The two platforms that brought back the most interesting images were Bing Image Creator and Leonardo AI, the latter of which used its DreamShaper module by default. At first, I was immediately impressed by Bing’s suggestions because at first glance, they resembled something much more modern and intricate than Firefly or Picsart. However, if you look closely at the two images below, there’s not much that’s true to self-storage in either.
Still, they’re both interesting. Perhaps with some sophisticated tweaking via the site’s editing functions and further prompts, they could be turned into something useful.
I was most impressed with Leonardo AI. The site gave me something very traditional (below left) as well as an interpretation of something quite modern (below right). The detail on the traditional image, including signage (the only site of the four to include a sign), shadow play and perspective, is quite good. Similar to Bing, the more modern-looking facility initially struck me as intriguing, but closer examination makes me scratch my head as to why the AI included some details, like the balcony on the second floor. Again, that’s hardly “typical.”
Similar to Bing, there’s a lot wrong with the modern-facility image, but it’s at least visually interesting and could perhaps be manipulated further within the Leonardo AI platform. Of all four websites, Leonardo’s seems to have the most robust tools available, even in the free version. You just have to be mindful of the amount of tokens certain actions “cost.” It’s my understanding that the site replenishes free tokens in your account each day.
I was also curious to see what these AI tools would suggest for a business logo. Rather than feed the AI some visual descriptor like “lock” or “security,” or distinctive theme like “Pirate Self-Storage,” I decided to keep it very basic and generic. Again, I gave all four sites the same prompt: “Business logo for XYZ Self-Storage.”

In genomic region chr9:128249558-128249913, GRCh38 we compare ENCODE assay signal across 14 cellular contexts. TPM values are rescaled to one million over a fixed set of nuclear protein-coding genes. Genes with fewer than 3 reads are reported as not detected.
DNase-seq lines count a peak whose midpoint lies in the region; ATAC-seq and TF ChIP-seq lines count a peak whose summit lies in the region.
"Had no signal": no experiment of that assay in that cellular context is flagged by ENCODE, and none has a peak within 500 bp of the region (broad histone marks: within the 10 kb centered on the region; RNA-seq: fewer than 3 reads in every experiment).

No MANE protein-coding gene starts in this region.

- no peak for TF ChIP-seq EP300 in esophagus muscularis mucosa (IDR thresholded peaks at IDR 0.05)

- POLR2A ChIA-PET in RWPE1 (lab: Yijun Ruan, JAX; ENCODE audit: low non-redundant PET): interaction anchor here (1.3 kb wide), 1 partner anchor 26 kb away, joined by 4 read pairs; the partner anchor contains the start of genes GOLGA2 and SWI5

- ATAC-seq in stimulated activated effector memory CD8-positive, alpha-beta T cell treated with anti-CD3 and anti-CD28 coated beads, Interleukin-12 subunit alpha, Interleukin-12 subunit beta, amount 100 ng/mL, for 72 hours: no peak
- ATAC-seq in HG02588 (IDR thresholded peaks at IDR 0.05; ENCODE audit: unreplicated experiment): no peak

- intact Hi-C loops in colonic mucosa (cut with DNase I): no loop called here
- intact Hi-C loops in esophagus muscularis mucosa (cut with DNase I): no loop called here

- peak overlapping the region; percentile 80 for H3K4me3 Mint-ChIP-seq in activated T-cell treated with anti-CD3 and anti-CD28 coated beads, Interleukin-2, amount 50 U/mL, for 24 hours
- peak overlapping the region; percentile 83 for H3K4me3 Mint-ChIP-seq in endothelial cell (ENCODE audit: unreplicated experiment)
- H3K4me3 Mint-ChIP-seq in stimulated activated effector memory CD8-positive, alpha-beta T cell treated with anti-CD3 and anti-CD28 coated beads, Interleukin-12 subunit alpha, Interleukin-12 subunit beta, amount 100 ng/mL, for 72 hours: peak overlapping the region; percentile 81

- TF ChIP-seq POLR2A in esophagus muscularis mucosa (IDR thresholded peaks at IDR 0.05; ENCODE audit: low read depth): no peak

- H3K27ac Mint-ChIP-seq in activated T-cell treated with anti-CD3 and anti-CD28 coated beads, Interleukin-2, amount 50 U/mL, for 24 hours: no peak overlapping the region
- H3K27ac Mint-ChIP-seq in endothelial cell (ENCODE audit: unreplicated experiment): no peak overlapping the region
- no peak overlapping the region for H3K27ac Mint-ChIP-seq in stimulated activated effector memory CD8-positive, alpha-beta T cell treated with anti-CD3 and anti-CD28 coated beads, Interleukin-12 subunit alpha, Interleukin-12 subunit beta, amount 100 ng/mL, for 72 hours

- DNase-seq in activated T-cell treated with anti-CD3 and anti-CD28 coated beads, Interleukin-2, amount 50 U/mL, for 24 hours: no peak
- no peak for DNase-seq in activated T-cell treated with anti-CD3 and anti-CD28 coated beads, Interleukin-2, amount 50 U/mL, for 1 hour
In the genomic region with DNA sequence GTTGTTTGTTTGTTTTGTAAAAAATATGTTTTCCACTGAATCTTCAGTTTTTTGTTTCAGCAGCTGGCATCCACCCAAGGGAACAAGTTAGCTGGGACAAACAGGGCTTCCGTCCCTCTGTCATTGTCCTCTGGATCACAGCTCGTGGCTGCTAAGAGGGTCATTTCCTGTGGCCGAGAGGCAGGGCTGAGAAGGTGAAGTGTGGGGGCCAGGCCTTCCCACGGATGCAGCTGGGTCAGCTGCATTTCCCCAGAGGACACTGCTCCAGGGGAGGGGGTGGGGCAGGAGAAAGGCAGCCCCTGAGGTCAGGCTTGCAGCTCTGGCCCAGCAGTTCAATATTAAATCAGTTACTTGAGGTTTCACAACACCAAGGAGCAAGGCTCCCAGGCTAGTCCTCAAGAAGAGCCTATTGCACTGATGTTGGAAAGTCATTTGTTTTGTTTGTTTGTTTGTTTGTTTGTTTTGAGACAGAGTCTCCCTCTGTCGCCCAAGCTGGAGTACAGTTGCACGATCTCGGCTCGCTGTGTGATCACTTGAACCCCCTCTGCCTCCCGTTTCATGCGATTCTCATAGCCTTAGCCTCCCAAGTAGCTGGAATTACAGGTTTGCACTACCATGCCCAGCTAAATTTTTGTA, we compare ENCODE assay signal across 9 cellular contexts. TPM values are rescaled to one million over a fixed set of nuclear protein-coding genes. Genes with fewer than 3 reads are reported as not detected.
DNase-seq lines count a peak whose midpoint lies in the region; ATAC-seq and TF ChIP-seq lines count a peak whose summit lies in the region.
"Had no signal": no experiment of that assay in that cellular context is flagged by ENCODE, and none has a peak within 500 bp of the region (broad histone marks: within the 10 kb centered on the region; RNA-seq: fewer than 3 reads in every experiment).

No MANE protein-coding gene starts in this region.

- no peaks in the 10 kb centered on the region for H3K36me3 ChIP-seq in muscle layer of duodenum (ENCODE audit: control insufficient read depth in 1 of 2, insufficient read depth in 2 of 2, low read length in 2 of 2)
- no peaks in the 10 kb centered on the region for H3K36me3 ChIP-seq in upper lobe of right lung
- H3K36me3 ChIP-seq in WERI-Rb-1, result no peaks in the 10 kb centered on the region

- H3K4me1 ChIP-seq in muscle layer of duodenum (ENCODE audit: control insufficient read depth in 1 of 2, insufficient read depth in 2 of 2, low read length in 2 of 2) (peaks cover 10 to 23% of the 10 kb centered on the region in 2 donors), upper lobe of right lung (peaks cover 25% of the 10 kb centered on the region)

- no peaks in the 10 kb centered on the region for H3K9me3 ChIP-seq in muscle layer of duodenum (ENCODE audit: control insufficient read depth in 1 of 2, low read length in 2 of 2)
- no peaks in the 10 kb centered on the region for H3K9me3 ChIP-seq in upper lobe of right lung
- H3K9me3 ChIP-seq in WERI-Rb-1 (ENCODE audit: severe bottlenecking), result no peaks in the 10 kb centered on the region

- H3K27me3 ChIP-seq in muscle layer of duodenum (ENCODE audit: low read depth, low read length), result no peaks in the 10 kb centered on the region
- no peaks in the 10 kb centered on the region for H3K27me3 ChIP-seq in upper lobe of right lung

As you can see below, the results were very uneven and mostly underwhelming. It’s possible that there are some limitations or restrictions with regard to copyright concerns within the free tools I was using that prevented them from supplying correct spellings or more useful designs. I’ve included below the “best” from all four platforms.
With this prompt, the returns from Picsart and Bing were very basic and not at all self-storage specific. In fact, two of the Picsart offerings bizarrely returned with “Sensitive content hidden in line with our Community Guidelines” rather than any logo. Why that would be the case, I’m not sure.
Firefly at least generated an interesting mix ranging from simple-but-clean to a couple of looks that were pretty wild. You can even see some attempt at bringing in some storage elements. The best presentation, though, was again from Leonardo AI. It’s the only platform that spelled self-storage correctly (in one spot mind you), and it surprisingly attempted to show logos being put to use on walls and the sides of trucks.
I’m not a graphic designer by any stretch, so my approach may have had its limitations. Still, I found the exercise useful. It would definitely take some time and trial and error to work with these suggestions and move them toward any kind of a finished product. More detailed prompts may have helped, but the goal was to get a baseline, visual indication of what AI considers self-storage. From that standpoint, it was a worthy experiment.